Thursday, February 10, 2005

NLRB Expresses Concerns Over Standard Remedy for Unlawful Discharge in the Construction Industry

The Bush Board recently signaled “concerns” over precedent holding that the standard remedy for unlawful discharge in the construction industry is reinstatement and backpay. Cheney Construction, Inc., 344 NLRB No. 9 (2005).

The construction industry is unique because employers frequently hire employees to work on a single construction project. Employees often work on a project until it ends and then seek work from another employer. Sometimes, however, a construction-industry employee will move to her employer’s next project.

The Board has grappled with the question of the appropriate remedy for unlawful discharge in the construction industry. In Dean General Contractors, 285 NLRB 573 (1987), the Board set forth the current law. The Board majority held that a standard remedial order will require a construction-industry employer to reinstate a discriminatee and pay him backpay. The majority explained that an employer will have an opportunity at the compliance stage of litigation to prove that it would not have transferred the discriminatee to a new project. If the employer makes that showing, then reinstatement is inappropriate and backpay will terminate on the date that the discriminatee’s project ended.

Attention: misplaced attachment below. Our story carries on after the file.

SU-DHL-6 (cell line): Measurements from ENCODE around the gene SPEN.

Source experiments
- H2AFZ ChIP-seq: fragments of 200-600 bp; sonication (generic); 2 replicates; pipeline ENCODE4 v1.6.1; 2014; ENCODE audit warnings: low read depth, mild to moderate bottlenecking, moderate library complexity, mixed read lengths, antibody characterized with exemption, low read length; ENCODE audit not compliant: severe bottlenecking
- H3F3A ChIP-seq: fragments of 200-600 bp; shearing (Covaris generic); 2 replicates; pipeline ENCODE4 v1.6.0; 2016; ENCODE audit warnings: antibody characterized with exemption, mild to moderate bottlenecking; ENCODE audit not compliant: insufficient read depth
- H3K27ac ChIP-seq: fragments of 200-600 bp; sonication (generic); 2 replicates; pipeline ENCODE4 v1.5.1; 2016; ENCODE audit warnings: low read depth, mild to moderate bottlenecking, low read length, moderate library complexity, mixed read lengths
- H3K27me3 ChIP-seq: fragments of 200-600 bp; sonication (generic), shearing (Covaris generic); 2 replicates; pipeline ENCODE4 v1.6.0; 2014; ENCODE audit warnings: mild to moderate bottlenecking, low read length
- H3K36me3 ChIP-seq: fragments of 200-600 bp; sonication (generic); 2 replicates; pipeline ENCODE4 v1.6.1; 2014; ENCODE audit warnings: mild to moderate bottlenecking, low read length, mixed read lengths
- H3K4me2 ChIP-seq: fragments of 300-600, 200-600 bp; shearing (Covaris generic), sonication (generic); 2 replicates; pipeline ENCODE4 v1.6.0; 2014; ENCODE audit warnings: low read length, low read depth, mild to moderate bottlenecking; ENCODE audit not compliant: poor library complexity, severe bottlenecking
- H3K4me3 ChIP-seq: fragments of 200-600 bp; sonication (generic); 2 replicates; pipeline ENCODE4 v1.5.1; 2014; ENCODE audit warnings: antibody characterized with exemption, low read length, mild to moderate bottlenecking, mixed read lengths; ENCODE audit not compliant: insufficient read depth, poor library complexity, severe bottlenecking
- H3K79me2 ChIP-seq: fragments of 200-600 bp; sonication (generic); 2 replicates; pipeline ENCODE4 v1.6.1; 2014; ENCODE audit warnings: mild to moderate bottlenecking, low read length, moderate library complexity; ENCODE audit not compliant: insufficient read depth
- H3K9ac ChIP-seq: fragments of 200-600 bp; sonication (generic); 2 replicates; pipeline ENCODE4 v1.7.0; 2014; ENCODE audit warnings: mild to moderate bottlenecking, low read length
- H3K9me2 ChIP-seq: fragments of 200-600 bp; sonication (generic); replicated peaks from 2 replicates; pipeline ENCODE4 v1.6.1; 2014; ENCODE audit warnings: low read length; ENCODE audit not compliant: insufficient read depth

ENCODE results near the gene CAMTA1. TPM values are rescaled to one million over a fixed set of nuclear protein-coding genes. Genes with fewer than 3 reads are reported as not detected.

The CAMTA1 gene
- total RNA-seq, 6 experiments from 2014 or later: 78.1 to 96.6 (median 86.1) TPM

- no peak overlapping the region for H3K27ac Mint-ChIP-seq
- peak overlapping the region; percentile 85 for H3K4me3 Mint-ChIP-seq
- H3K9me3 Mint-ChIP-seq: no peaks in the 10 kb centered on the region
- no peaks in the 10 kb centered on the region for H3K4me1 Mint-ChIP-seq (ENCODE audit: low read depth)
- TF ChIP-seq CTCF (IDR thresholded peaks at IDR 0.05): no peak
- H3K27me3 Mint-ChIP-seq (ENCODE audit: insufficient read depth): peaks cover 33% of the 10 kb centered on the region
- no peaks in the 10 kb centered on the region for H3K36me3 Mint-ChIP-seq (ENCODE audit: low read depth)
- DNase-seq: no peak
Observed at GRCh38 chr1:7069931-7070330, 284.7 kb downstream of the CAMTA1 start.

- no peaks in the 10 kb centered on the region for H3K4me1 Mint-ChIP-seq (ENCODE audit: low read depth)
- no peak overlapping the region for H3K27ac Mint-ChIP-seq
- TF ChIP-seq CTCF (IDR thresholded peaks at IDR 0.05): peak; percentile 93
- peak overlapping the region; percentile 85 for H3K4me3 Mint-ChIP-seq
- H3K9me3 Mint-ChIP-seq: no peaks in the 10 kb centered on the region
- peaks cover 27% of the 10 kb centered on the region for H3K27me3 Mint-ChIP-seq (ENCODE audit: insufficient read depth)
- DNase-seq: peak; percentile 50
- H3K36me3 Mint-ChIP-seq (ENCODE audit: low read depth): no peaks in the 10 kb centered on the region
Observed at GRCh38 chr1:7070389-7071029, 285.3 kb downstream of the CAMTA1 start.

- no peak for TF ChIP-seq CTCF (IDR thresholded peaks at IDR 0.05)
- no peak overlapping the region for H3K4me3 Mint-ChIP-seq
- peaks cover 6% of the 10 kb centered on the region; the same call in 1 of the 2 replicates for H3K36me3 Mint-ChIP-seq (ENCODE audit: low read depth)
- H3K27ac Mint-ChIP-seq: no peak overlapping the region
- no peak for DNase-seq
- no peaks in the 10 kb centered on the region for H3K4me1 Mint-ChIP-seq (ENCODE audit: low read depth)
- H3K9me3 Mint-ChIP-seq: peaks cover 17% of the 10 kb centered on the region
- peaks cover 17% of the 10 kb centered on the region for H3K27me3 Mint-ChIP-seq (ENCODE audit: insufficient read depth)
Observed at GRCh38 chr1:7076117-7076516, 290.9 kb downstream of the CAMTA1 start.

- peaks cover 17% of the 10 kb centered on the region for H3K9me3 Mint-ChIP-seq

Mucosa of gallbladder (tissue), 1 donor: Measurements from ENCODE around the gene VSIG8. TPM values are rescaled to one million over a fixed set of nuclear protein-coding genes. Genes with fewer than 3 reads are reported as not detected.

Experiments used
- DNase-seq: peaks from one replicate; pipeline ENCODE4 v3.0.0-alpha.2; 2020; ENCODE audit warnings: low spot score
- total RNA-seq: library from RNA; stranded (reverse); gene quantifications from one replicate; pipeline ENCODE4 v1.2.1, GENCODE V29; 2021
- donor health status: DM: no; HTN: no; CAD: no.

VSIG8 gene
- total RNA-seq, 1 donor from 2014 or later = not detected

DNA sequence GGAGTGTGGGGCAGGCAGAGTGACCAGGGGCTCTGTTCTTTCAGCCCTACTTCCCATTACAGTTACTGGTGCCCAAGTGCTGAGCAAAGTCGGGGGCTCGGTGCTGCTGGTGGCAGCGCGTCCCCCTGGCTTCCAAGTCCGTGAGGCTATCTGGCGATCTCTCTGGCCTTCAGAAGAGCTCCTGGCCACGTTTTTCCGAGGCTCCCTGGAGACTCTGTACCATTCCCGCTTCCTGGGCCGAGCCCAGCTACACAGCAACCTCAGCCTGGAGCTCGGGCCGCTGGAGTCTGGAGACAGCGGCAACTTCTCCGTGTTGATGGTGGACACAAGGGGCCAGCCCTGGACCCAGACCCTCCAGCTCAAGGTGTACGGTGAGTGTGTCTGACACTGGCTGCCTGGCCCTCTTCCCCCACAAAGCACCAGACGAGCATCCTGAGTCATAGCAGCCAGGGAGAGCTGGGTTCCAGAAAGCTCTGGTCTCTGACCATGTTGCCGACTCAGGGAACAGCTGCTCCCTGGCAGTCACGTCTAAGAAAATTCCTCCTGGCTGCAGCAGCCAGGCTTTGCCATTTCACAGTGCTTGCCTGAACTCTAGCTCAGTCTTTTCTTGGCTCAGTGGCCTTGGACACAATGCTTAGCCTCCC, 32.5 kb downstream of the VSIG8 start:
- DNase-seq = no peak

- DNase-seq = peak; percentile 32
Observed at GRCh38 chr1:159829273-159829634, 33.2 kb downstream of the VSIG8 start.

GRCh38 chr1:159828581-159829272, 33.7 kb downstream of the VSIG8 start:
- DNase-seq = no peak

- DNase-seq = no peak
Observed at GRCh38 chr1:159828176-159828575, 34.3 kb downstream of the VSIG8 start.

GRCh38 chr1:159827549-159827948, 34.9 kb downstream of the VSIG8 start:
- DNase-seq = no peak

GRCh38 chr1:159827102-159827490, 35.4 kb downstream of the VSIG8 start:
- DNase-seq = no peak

The dissent in Dean General argued for a presumption that a discriminatee in the construction industry was hired only for a single project. Consequently, the dissent would place the burden on the General Counsel to prove that a discriminatee would have continued to work for the employer after the project ended. Only if the General Counsel could satisfy this burden of proof would the dissent order reinstatement and backpay beyond the date of the project. The dissent indicated that the General Counsel could make this showing at the hearing on the merits or at the compliance stage (provided that the General Counsel inform the ALJ at the original hearing that it intended to litigate the issue at the compliance stage).

Thus, in Dean General, the majority and the dissent disagreed about which party bears the burden of proving continued employment. The majority placed the burden on the employer to show that the discriminatee would not have continued employment beyond the project. If an employer fails to satisfy its burden, the Board order will require reinstatement and backpay. In contrast, the dissent in Dean General would have placed the burden on the General Counsel to prove that the discriminatee would have continued employment beyond the project. If the General Counsel fails to satisfy his burden, the Board order will not require reinstatement and will limit backpay to the end of the completed project.

In Cheney Construction, Chairman Battista and Member Schaumber recognized that Dean General represents current Board law. However, they expressed concerns “whether that case was correctly decided.” 343 NLRB No. 9, slip op. at 1 fn.9. In the absence of a third Republican Board Member, the Board applied Dean General.


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